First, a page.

Junior high school students display their Aflatoun Savings Workbooks at the Pantang School in Ghana’s Abokobi district. (Photo courtesy of Jessica Benjamin, Financial Education Fund) 

Even before the 2007-08 financial crisis, Americans weren’t in great long-term financial shape. We’ve overborrowed, with average credit card debt more than $5,000; and 50 percent of Americans haven’t adequately saved for retirement. One plausible approach to this problem has been to teach financial literacy, explaining basic principles of saving, planning, and spending responsibly. Unfortunately, research doesn’t generally show that savings seminars positively affect people’s long-term financial outcomes. The journey from knowing what we should do to actually doing it can be difficult.

That’s why we wanted to know what would happen if we started teaching good behaviors early. We asked: Are kids easier to influence? Could even a small and early influence on kids have big cumulative societal benefits over the course of their lives? To make it more interesting, we decided to look at a country with a very low savings rate: Ghana.

Aflatoun, an NGO based in the Netherlands, has developed a financial education curriculum for schools that uses local partners in 83 countries to train teachers. At the heart of the program is a simple group “bank” in the form of a locked money box and a passbook kept by the teacher, where kids in an afterschool program can save money and record deposits and withdrawals. Savings lessons are embedded in a broader social and emotional development curriculum, linking saving to individual rights and responsibilities, along with social and financial enterprise education.

The key to a rigorous study about whether a social program works is to compare how people’s lives changed with how they would have changed had the program not existed. When feasible, the best way to do this is with a randomly assigned comparison group. In this case, we evaluated two program groups: one who got the full Aflatoun curriculum, and one who got just the basic financial training. This latter group—who received the money box and skills training, but not the broader psychosocial development curriculum—we called the “Honest Money Box” group (HMB); having it allowed us also to compare the effects of a simpler intervention. Fifth and 7th graders in 135 schools participated, with schools randomly assigned to one of the two savings programs or the comparison group.

After a full school year, our surveyors asked both groups about a host of savings attitudes and behaviors. The surveyors also looked for differences among students who’d gone through the programs in risk tolerance, self-confidence, and interpersonal relations.

To tap the wisdom of the crowd, we posted a description of the study on SSIR’s website and asked readers to predict what we found. Readers could vote for positive effects of the full Aflatoun program, the HMB, both, or neither.

It turns out that both programs had a modest but measurable impact on savings. About 51 percent of kids in the comparison group reported savings, and participating in either Aflatoun or HMB boosted the savings rate by an additional 4 percent.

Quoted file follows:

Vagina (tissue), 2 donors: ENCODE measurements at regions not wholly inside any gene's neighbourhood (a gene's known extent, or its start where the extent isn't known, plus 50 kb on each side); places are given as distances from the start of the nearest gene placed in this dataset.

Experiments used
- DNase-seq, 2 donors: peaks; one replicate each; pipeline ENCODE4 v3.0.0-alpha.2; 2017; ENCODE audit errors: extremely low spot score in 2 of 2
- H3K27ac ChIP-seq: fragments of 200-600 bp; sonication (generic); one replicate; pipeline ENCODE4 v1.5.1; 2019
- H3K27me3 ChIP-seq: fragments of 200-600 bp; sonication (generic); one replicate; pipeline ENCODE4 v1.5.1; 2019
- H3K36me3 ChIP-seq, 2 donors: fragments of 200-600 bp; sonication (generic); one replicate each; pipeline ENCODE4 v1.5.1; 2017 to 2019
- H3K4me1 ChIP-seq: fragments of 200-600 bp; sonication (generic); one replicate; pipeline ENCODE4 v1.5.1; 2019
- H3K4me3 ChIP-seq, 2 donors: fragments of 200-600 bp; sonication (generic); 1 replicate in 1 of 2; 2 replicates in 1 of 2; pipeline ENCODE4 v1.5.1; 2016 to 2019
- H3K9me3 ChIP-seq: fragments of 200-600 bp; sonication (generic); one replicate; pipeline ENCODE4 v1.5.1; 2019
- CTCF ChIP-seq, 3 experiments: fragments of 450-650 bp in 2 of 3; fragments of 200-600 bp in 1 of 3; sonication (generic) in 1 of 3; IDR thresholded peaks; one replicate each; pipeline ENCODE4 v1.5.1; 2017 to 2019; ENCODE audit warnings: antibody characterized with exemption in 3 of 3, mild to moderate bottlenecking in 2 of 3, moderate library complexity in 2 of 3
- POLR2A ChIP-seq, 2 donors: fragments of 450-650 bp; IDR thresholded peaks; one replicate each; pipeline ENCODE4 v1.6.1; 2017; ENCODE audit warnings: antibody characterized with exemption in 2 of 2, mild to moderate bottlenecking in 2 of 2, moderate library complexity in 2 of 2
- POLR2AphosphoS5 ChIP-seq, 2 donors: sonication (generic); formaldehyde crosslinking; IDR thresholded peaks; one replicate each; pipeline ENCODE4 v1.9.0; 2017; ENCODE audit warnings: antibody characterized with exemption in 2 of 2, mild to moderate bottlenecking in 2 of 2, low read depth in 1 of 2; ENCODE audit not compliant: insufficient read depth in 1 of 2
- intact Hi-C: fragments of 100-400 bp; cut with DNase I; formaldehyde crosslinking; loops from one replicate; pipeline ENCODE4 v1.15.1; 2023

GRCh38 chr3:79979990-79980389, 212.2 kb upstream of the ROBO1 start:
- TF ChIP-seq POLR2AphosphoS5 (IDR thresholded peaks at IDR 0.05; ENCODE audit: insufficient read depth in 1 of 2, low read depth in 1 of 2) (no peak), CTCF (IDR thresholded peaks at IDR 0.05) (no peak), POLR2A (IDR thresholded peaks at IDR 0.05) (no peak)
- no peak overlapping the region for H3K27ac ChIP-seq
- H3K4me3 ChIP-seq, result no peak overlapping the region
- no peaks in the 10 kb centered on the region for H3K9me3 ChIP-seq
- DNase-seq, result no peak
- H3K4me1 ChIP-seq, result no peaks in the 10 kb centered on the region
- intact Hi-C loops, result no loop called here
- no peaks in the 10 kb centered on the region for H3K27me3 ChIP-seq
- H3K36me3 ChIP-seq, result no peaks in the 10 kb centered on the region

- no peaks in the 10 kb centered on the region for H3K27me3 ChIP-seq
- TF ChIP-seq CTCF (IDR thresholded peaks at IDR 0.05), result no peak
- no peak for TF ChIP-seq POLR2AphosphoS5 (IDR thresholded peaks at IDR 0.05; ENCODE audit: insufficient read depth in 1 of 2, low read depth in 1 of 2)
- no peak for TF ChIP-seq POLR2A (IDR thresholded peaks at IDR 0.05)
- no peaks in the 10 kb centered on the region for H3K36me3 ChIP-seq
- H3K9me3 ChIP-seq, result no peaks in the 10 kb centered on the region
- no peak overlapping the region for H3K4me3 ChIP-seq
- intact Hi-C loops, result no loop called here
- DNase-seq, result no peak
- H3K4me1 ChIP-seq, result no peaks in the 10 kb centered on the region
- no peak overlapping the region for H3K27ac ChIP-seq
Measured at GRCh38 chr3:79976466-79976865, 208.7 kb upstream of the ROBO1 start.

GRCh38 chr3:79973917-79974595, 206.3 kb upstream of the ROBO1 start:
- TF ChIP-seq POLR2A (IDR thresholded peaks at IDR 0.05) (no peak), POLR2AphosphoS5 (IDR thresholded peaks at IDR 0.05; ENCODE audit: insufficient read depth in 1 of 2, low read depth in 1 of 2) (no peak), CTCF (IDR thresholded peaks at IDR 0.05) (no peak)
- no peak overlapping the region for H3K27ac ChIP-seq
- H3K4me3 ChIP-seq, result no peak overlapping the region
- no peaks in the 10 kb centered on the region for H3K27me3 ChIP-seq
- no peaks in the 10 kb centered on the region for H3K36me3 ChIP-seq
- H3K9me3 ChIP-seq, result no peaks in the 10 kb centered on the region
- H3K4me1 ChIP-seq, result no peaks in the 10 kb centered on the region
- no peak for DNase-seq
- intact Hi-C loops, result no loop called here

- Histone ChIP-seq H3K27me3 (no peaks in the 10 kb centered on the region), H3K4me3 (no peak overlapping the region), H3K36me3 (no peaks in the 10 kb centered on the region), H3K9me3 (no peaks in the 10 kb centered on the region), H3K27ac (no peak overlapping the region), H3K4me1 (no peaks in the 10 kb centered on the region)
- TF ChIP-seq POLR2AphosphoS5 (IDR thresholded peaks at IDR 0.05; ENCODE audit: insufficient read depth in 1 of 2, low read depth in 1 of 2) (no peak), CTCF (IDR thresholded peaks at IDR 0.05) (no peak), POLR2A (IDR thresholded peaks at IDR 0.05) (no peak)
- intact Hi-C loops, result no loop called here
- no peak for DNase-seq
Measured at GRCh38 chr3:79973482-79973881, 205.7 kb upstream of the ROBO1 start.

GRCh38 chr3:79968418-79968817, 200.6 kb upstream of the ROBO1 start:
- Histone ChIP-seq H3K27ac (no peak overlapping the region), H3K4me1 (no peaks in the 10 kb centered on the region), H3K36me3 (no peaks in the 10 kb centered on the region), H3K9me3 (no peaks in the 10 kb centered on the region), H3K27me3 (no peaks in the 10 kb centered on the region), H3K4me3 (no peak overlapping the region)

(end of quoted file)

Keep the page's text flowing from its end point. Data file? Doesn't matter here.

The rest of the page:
Most of the online voters predicted correctly, with 56 percent guessing both would have an impact. Twenty-seven percent said Aflatoun only, 12 percent said HMB only, and a pessimistic 5 percent said neither would have an impact.

Moving savings into a social context might also spur other social activities. At the Nkwanta South district school in a poor rural district of the Volta Region, students had never been involved in a club activity. But once they had a savings group, they started a stationery store, selling pencils, books, water bottles, and similar items. An Aflatoun group in the Pantang Basic School near Accra started selling pastries and a children’s newspaper at PTA meetings, and embarked on such pro-social activities as organizing their own savings outreach programs and visiting foster home children.

One of the few differences we found in financial outcomes between the Aflatoun and HMB programs was that kids in the HMB program were more likely to work outside of school. As one HMB student told us: “I work hard every Saturday and Sunday at the market. … I used to spend all my money on video games and other entertainment items, but since I joined the Honest Money Box club I have changed the way I spend.” Whether this is positive is still in question, because working could compete with school. A possible side effect of encouraging savings without broader psychosocial development could be an increase in child labor.

We did, however, see reductions in the attraction to risky bets, with students in both intervention groups showing higher levels of risk aversion. But by and large, we saw no differences from the comparison group across the range of other psychosocial factors we measured. So even in difficult conditions an intervention can increase savings, and a relatively straightforward program can have roughly the same outcome as a more rigorous one.

As in all single studies, there are caveats—we measured outcomes at only one point in time. Whether the effects persist is unknown, and we relied on kids’ self-reports. Yet having a well-balanced study with equivalent groups, who received either no training or basic training, also lets us see what really works for the future.